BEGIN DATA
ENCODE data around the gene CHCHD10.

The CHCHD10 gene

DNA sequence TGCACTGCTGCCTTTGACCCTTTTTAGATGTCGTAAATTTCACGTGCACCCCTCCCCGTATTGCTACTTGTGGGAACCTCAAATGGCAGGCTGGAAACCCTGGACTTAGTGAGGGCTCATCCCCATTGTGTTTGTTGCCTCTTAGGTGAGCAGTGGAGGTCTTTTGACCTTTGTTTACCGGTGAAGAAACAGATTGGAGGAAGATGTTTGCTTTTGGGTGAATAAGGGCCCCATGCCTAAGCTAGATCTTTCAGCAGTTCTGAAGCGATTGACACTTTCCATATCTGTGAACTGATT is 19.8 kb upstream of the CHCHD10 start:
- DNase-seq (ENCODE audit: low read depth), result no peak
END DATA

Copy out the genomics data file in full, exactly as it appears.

ENCODE data around the gene CHCHD10.

The CHCHD10 gene

DNA sequence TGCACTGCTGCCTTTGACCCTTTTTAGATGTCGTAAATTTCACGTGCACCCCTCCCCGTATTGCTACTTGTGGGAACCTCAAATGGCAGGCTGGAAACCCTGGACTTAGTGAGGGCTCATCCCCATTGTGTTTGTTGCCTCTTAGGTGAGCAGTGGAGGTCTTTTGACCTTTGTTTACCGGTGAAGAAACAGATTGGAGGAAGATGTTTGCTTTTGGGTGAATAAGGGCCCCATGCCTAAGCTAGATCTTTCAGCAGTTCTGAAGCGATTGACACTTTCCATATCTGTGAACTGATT is 19.8 kb upstream of the CHCHD10 start:
- DNase-seq (ENCODE audit: low read depth), result no peak